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Rosemary's Baby Paperback – Mar 30 2010
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When published in 1967, Rosemary's Baby was one of the first contemporary horror novels to become a national bestseller. Ira Levin's second novel (he went on to write such fine thrillers as A Kiss Before Dying, The Stepford Wives, and The Boys from Brazil), Rosemary's Baby, remains perhaps his best work. The author's mainstream "this is how it really happened" style undeniably also made the novel his most widely imitated. The plot line is deceptively simple: What if you were a happily married young woman, living in New York, and one day you awoke to find yourself pregnant? And what if your loving husband had--apparently--sold your soul to Satan? And now you were beginning to believe that your unborn child was, in reality, the son of Satan? Levin subtly makes it all totally plausible, unless of course, dear Rosemary--or the reader--can no longer distinguish fantasy from reality! A wonderfully chilling novel, it was later faithfully transformed into an equally unnerving motion picture. In 1997, a sequel was spawned, Son of Rosemary. --Stanley Wiater --This text refers to an out of print or unavailable edition of this title.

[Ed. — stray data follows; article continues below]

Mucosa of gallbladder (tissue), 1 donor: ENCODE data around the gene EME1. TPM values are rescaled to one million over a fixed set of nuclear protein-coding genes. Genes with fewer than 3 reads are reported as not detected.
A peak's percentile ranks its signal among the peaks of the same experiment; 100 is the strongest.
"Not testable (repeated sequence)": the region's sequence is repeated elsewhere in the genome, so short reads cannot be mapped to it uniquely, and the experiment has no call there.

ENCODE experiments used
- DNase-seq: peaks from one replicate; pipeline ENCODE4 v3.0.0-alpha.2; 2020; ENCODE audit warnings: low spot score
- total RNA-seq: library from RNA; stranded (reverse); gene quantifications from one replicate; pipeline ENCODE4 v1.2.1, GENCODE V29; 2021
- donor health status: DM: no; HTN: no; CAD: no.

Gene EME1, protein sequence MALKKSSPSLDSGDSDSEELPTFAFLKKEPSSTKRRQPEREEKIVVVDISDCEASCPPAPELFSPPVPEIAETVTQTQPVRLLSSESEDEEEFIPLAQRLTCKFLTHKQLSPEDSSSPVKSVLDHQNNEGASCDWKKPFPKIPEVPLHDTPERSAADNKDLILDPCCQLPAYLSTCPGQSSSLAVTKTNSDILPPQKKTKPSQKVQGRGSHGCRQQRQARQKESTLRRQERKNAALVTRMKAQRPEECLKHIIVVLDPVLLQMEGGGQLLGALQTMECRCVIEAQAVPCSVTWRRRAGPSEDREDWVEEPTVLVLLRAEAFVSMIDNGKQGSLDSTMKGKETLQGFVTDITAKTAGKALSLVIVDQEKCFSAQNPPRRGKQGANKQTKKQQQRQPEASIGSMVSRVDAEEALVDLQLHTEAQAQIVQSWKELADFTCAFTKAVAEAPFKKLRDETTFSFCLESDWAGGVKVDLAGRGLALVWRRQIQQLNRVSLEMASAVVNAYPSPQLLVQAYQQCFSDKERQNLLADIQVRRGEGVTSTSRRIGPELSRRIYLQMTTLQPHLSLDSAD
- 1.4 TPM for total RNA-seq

From Publishers Weekly